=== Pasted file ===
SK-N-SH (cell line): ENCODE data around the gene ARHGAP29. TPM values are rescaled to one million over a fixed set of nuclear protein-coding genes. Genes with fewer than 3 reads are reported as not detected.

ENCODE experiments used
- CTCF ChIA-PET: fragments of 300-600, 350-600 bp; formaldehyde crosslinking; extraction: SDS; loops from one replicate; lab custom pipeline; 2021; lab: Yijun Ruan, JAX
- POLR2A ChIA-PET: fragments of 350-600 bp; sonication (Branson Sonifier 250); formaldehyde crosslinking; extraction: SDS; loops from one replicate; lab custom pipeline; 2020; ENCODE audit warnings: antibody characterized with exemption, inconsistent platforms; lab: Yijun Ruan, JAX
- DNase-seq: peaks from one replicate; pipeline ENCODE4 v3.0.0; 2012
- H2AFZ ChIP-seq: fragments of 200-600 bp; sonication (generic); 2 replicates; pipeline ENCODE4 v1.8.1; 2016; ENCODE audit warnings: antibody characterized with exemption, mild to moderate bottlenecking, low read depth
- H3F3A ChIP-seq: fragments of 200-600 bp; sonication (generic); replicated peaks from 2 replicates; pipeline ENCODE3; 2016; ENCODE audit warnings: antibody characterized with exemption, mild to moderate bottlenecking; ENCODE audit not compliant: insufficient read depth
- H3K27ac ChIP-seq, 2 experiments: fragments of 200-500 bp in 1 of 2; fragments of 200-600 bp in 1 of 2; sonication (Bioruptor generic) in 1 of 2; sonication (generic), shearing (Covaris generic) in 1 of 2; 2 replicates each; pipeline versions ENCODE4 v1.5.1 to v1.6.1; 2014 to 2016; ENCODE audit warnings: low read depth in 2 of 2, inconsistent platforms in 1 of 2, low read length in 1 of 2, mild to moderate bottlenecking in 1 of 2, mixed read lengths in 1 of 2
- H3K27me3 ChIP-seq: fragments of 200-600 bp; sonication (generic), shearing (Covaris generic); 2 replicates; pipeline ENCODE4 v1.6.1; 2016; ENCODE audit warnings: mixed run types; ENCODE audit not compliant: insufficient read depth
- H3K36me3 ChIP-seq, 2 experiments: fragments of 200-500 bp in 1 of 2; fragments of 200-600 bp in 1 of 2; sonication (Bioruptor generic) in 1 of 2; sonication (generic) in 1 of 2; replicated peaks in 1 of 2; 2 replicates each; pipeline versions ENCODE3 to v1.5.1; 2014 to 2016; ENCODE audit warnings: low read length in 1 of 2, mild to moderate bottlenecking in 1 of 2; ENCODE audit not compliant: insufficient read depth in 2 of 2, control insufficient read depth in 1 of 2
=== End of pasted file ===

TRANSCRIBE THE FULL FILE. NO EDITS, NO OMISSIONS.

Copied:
SK-N-SH (cell line): ENCODE data around the gene ARHGAP29. TPM values are rescaled to one million over a fixed set of nuclear protein-coding genes. Genes with fewer than 3 reads are reported as not detected.

ENCODE experiments used
- CTCF ChIA-PET: fragments of 300-600, 350-600 bp; formaldehyde crosslinking; extraction: SDS; loops from one replicate; lab custom pipeline; 2021; lab: Yijun Ruan, JAX
- POLR2A ChIA-PET: fragments of 350-600 bp; sonication (Branson Sonifier 250); formaldehyde crosslinking; extraction: SDS; loops from one replicate; lab custom pipeline; 2020; ENCODE audit warnings: antibody characterized with exemption, inconsistent platforms; lab: Yijun Ruan, JAX
- DNase-seq: peaks from one replicate; pipeline ENCODE4 v3.0.0; 2012
- H2AFZ ChIP-seq: fragments of 200-600 bp; sonication (generic); 2 replicates; pipeline ENCODE4 v1.8.1; 2016; ENCODE audit warnings: antibody characterized with exemption, mild to moderate bottlenecking, low read depth
- H3F3A ChIP-seq: fragments of 200-600 bp; sonication (generic); replicated peaks from 2 replicates; pipeline ENCODE3; 2016; ENCODE audit warnings: antibody characterized with exemption, mild to moderate bottlenecking; ENCODE audit not compliant: insufficient read depth
- H3K27ac ChIP-seq, 2 experiments: fragments of 200-500 bp in 1 of 2; fragments of 200-600 bp in 1 of 2; sonication (Bioruptor generic) in 1 of 2; sonication (generic), shearing (Covaris generic) in 1 of 2; 2 replicates each; pipeline versions ENCODE4 v1.5.1 to v1.6.1; 2014 to 2016; ENCODE audit warnings: low read depth in 2 of 2, inconsistent platforms in 1 of 2, low read length in 1 of 2, mild to moderate bottlenecking in 1 of 2, mixed read lengths in 1 of 2
- H3K27me3 ChIP-seq: fragments of 200-600 bp; sonication (generic), shearing (Covaris generic); 2 replicates; pipeline ENCODE4 v1.6.1; 2016; ENCODE audit warnings: mixed run types; ENCODE audit not compliant: insufficient read depth
- H3K36me3 ChIP-seq, 2 experiments: fragments of 200-500 bp in 1 of 2; fragments of 200-600 bp in 1 of 2; sonication (Bioruptor generic) in 1 of 2; sonication (generic) in 1 of 2; replicated peaks in 1 of 2; 2 replicates each; pipeline versions ENCODE3 to v1.5.1; 2014 to 2016; ENCODE audit warnings: low read length in 1 of 2, mild to moderate bottlenecking in 1 of 2; ENCODE audit not compliant: insufficient read depth in 2 of 2, control insufficient read depth in 1 of 2